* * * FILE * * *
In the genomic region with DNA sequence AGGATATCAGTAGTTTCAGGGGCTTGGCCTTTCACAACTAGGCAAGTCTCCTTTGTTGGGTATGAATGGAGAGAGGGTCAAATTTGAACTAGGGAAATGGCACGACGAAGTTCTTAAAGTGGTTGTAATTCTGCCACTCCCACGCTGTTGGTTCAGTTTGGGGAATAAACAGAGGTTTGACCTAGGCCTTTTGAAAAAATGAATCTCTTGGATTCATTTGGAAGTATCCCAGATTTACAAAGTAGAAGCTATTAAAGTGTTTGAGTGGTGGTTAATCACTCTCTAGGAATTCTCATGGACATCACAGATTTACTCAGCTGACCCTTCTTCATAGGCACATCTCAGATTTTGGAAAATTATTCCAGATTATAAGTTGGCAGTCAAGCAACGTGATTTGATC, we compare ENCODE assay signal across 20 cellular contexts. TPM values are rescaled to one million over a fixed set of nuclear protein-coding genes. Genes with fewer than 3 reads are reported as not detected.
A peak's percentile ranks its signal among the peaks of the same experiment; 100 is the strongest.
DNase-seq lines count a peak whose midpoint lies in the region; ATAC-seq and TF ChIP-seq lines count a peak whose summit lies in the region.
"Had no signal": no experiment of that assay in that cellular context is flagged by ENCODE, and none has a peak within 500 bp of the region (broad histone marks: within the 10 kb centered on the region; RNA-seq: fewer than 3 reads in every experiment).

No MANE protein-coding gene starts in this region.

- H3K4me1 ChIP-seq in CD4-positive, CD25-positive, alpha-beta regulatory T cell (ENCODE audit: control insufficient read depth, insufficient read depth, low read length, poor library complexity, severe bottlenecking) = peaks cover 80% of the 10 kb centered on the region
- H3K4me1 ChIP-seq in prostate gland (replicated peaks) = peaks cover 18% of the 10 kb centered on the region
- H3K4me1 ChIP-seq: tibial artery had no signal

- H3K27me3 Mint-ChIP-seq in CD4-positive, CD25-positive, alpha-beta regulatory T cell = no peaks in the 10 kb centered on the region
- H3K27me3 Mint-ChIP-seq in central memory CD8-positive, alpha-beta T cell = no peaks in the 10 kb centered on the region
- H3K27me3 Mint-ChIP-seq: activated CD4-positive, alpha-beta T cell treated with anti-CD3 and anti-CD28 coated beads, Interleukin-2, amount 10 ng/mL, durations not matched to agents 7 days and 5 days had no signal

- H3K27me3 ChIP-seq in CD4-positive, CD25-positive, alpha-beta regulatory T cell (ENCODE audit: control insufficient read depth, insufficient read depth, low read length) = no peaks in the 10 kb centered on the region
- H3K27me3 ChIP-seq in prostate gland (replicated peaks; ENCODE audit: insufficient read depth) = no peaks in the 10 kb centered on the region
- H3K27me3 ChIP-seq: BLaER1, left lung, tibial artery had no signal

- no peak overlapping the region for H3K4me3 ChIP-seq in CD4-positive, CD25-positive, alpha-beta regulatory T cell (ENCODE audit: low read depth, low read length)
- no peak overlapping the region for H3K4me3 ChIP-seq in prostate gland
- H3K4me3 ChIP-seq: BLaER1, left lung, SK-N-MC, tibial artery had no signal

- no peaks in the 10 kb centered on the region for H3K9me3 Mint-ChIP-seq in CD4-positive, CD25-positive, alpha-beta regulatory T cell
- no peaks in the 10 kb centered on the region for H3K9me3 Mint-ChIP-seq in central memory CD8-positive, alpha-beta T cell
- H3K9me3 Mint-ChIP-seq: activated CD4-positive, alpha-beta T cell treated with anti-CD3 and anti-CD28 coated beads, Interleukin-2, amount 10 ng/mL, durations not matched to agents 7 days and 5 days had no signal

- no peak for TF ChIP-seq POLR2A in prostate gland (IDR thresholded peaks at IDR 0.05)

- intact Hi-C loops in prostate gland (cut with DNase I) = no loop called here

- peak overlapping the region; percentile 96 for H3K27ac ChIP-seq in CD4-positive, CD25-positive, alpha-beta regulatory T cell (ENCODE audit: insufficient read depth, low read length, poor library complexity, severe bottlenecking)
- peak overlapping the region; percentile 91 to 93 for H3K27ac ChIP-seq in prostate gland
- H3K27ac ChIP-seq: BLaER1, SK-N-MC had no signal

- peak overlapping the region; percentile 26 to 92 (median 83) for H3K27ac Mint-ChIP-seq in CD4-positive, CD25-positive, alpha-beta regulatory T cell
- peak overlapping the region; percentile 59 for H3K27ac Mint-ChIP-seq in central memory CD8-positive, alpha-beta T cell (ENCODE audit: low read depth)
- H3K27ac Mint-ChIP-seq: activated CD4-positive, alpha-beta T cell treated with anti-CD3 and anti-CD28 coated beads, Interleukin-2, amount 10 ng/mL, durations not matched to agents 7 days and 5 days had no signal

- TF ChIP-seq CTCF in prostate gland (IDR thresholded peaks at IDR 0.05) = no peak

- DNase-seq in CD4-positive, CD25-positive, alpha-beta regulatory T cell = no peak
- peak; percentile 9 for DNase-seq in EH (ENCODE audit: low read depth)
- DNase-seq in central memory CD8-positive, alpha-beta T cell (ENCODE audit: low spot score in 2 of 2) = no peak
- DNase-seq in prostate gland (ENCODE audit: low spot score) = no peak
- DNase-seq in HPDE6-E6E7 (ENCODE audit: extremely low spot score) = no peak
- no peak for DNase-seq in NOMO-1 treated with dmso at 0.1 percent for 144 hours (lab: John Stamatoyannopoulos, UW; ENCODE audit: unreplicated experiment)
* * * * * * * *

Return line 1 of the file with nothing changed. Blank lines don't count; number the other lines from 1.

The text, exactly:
In the genomic region with DNA sequence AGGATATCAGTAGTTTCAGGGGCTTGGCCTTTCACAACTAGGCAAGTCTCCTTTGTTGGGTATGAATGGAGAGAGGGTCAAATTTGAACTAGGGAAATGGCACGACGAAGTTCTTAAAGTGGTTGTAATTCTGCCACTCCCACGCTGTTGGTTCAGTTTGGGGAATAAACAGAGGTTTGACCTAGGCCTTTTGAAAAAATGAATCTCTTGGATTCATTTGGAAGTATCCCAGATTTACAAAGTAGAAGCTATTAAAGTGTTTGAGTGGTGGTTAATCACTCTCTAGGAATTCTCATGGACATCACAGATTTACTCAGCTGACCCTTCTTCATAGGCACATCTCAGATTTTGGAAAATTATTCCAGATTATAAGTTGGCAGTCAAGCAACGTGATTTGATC, we compare ENCODE assay signal across 20 cellular contexts. TPM values are rescaled to one million over a fixed set of nuclear protein-coding genes. Genes with fewer than 3 reads are reported as not detected.